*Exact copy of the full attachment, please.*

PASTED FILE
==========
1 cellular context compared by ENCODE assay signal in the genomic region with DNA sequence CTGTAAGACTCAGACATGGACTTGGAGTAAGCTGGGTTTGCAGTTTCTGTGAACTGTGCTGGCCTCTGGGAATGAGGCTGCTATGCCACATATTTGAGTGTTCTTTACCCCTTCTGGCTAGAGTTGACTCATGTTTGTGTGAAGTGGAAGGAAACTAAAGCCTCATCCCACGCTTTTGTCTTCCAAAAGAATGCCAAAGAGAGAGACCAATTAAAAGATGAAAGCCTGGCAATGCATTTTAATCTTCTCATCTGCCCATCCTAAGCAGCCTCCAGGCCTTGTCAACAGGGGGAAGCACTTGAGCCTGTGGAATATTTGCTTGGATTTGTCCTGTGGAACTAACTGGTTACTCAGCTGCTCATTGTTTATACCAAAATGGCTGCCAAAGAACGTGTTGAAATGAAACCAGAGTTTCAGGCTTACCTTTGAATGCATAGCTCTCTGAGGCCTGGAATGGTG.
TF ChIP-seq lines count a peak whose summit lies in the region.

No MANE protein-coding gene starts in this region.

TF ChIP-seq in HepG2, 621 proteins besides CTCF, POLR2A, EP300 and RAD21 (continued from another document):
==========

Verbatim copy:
1 cellular context compared by ENCODE assay signal in the genomic region with DNA sequence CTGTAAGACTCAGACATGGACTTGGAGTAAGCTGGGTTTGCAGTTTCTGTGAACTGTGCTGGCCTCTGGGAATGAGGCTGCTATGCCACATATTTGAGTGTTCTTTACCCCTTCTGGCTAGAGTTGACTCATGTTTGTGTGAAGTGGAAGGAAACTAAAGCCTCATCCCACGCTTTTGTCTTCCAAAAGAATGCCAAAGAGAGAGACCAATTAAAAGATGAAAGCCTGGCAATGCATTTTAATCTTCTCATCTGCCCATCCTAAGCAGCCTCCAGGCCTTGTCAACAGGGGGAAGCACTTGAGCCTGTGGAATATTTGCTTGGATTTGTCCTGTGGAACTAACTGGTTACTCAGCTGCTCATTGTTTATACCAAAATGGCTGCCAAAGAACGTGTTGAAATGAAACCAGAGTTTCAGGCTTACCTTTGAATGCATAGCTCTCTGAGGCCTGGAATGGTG.
TF ChIP-seq lines count a peak whose summit lies in the region.

No MANE protein-coding gene starts in this region.

TF ChIP-seq in HepG2, 621 proteins besides CTCF, POLR2A, EP300 and RAD21 (continued from another document):